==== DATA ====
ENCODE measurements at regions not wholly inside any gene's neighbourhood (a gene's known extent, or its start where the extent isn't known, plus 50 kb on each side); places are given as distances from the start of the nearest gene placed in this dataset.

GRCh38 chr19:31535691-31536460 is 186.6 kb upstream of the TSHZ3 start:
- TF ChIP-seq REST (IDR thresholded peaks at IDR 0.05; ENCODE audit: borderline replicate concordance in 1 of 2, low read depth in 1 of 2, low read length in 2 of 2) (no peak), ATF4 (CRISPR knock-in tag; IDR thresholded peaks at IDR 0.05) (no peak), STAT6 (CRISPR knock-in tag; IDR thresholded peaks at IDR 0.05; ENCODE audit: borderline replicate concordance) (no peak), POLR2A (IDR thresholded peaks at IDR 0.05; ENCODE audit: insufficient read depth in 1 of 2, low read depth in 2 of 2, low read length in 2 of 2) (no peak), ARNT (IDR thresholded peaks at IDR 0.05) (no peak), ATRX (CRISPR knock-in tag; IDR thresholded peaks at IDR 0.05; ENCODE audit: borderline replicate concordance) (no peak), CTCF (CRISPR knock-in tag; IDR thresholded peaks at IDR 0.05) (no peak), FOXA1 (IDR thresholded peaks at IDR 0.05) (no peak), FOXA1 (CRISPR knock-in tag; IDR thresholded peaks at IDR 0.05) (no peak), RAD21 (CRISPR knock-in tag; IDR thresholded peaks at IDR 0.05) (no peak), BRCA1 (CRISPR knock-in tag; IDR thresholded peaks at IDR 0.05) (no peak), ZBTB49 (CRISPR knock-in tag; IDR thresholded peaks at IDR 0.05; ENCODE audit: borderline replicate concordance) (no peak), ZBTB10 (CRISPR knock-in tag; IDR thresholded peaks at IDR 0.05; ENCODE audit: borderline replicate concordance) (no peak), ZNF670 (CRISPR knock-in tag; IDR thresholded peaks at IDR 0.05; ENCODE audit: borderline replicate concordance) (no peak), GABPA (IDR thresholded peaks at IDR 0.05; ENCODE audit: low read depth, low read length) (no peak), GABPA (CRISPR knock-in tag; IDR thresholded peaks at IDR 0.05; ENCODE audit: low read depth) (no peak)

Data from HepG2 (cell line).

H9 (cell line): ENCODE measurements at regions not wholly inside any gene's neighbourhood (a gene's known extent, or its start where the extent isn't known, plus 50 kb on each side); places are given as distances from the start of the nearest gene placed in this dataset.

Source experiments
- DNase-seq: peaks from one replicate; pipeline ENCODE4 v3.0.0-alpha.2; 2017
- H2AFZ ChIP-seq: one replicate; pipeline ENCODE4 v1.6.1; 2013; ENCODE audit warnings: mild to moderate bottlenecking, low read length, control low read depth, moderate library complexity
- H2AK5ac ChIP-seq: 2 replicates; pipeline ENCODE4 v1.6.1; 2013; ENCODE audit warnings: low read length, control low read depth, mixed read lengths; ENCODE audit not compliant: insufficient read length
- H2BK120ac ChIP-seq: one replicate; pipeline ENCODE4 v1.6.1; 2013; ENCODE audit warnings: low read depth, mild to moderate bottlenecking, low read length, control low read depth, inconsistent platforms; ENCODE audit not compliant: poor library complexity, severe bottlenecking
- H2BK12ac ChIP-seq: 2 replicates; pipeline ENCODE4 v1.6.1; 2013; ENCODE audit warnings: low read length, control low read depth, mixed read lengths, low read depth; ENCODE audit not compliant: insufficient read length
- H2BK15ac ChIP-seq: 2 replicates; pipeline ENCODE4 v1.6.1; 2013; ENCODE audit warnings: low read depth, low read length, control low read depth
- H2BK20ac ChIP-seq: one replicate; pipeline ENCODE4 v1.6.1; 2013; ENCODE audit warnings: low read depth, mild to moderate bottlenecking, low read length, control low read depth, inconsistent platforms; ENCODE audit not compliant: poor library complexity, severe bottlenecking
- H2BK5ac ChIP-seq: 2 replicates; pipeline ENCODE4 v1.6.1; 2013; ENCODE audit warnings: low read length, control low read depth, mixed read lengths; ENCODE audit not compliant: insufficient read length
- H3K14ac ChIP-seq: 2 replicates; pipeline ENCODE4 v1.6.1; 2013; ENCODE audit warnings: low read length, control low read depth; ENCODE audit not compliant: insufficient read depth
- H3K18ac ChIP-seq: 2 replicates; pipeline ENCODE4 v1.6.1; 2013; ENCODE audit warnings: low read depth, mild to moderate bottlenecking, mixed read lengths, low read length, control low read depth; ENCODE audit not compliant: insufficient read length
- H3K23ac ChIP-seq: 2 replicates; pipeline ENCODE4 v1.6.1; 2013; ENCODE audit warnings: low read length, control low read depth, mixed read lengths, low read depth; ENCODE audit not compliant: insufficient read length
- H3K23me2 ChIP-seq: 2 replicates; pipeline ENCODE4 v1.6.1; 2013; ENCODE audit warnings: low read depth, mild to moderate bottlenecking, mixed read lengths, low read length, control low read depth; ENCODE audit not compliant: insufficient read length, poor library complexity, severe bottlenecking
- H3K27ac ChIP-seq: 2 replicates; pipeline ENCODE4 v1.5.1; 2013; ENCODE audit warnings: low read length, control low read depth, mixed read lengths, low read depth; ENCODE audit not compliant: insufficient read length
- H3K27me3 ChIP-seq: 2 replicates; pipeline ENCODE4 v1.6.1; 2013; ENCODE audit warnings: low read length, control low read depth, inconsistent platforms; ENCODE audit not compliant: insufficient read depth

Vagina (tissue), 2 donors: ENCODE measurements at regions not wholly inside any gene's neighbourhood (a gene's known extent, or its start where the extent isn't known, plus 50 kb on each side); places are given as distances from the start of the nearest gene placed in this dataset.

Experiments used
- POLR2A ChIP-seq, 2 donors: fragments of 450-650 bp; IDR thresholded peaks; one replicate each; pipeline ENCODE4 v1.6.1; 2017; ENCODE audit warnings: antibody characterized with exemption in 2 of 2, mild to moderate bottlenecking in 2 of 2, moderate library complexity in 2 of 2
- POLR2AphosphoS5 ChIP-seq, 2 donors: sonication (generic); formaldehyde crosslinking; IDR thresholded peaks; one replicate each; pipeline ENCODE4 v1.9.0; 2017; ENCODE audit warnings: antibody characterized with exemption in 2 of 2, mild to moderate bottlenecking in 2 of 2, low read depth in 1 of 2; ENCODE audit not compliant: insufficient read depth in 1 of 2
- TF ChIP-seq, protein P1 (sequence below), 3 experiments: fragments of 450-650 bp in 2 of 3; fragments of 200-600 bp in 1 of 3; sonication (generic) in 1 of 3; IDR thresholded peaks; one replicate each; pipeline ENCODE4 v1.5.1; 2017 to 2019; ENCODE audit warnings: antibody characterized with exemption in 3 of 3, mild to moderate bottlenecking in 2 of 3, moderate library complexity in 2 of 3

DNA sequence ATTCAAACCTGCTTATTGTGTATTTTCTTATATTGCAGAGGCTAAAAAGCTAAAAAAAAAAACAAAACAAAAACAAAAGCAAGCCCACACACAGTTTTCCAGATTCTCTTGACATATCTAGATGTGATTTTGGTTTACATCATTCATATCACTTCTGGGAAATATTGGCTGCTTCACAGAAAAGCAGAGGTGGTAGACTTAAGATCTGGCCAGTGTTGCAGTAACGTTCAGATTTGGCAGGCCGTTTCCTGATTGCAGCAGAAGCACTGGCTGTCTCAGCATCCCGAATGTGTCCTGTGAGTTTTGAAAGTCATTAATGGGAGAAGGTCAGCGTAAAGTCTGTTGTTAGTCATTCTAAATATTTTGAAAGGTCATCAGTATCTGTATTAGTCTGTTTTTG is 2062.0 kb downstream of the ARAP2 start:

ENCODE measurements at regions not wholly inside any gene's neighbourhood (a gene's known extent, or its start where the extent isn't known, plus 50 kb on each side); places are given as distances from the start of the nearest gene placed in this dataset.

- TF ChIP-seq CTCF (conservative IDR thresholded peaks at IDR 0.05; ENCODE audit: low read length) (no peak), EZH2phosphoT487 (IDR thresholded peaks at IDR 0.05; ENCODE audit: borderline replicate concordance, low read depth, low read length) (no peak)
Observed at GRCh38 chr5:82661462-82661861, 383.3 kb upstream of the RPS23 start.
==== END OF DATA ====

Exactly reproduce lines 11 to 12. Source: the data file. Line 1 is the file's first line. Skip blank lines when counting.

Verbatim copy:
- H2BK12ac ChIP-seq: 2 replicates; pipeline ENCODE4 v1.6.1; 2013; ENCODE audit warnings: low read length, control low read depth, mixed read lengths, low read depth; ENCODE audit not compliant: insufficient read length
- H2BK15ac ChIP-seq: 2 replicates; pipeline ENCODE4 v1.6.1; 2013; ENCODE audit warnings: low read depth, low read length, control low read depth